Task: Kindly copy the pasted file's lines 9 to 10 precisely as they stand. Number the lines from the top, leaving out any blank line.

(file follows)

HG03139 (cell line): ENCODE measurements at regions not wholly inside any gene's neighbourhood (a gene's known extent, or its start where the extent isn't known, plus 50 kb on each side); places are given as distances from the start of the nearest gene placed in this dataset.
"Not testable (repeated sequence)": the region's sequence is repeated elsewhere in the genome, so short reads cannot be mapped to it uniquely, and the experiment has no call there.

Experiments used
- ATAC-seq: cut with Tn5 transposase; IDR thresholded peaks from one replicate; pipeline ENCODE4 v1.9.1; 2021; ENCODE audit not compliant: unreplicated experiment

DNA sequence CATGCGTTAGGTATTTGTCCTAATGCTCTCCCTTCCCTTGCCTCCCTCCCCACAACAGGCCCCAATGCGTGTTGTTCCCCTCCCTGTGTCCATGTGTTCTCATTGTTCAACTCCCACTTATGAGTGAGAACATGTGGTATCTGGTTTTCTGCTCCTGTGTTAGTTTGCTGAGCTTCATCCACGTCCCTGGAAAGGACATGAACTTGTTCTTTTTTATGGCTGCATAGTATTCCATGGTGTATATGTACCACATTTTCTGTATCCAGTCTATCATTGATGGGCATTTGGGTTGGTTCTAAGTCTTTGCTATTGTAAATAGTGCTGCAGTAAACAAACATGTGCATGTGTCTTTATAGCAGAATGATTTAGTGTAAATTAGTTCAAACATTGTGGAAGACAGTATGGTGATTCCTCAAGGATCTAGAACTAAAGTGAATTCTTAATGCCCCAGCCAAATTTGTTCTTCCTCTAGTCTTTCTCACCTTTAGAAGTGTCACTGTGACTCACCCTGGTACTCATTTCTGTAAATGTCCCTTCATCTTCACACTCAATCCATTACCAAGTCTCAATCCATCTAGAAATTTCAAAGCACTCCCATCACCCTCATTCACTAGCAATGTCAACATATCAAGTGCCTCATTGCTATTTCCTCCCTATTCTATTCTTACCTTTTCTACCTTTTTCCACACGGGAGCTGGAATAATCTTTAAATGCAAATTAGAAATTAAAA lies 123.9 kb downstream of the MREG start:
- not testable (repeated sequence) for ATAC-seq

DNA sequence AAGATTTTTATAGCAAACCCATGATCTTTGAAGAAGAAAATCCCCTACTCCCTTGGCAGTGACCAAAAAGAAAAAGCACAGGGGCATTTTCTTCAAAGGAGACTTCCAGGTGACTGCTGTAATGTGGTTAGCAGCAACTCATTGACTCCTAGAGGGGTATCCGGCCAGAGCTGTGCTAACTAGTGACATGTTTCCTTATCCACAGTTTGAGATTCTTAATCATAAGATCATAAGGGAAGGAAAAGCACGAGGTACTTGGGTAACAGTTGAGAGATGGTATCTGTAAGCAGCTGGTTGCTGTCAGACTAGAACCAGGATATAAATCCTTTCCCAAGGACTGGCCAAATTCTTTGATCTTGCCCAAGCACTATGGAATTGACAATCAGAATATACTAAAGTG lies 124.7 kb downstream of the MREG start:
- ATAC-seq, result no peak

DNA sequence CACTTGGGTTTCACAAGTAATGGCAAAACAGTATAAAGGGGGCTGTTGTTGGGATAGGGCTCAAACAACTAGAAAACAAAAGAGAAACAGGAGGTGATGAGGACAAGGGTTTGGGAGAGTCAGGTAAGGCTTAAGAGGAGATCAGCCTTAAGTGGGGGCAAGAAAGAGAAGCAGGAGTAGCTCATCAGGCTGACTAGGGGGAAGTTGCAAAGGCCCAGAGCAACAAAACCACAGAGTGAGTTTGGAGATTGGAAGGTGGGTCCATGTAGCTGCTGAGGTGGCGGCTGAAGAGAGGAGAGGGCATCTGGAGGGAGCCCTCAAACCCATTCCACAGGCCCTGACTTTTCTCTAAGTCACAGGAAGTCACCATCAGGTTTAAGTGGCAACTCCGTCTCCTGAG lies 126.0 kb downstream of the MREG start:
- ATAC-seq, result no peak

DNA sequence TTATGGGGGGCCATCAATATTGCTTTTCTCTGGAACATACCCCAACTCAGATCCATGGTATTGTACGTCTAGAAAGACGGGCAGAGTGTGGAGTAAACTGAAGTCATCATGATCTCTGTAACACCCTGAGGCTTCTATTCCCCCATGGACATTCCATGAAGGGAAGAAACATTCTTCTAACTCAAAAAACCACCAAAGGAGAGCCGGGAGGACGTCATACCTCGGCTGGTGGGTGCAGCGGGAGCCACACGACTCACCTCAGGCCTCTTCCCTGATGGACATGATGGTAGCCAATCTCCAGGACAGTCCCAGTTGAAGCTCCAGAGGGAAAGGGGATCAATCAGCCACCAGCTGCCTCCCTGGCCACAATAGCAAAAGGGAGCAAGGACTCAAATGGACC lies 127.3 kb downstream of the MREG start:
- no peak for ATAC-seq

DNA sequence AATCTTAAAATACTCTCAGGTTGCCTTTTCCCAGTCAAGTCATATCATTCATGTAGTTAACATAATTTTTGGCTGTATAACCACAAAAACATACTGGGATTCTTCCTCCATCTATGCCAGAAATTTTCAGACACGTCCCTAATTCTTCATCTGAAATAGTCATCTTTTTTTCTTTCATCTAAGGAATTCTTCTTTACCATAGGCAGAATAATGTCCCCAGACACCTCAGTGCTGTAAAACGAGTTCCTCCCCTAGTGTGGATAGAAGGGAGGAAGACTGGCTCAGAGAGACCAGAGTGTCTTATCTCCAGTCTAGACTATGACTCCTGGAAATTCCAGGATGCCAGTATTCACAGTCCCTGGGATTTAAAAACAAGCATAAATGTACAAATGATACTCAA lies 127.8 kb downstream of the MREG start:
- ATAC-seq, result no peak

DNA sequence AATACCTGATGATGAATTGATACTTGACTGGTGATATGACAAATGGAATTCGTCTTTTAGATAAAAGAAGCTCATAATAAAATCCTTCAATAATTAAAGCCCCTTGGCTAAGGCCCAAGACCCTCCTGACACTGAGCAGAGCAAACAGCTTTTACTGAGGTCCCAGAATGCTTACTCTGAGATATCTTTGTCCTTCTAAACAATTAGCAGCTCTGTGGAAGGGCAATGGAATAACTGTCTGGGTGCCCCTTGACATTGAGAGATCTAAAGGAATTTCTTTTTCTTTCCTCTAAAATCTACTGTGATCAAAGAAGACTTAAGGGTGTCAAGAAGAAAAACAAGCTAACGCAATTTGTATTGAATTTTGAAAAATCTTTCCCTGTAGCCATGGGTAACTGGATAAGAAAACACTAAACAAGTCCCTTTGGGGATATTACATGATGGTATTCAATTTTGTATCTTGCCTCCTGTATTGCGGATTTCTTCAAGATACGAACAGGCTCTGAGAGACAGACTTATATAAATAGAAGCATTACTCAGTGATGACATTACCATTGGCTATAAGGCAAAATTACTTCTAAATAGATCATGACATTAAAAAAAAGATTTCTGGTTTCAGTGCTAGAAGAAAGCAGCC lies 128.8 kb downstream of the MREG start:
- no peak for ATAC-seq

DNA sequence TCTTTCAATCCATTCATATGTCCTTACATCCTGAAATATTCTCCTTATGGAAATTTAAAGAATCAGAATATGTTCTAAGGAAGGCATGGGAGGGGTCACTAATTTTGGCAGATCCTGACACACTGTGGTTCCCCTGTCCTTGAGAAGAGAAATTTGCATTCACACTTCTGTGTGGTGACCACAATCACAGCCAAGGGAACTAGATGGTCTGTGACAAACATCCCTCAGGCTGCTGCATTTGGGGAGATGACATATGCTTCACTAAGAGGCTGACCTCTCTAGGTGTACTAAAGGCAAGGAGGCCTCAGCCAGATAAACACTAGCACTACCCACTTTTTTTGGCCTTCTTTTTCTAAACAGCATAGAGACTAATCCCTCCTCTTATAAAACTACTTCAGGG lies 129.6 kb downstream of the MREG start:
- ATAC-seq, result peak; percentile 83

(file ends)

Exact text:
DNA sequence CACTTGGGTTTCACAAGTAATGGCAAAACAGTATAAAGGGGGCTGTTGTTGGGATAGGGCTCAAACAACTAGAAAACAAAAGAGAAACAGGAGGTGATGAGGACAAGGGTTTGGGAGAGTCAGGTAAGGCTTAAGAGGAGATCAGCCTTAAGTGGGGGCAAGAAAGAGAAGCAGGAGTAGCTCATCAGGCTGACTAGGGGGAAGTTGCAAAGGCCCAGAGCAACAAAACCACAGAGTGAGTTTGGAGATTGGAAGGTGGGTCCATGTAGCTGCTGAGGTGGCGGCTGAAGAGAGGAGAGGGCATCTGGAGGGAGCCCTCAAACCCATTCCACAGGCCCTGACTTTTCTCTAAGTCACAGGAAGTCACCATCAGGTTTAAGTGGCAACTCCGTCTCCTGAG lies 126.0 kb downstream of the MREG start:
- ATAC-seq, result no peak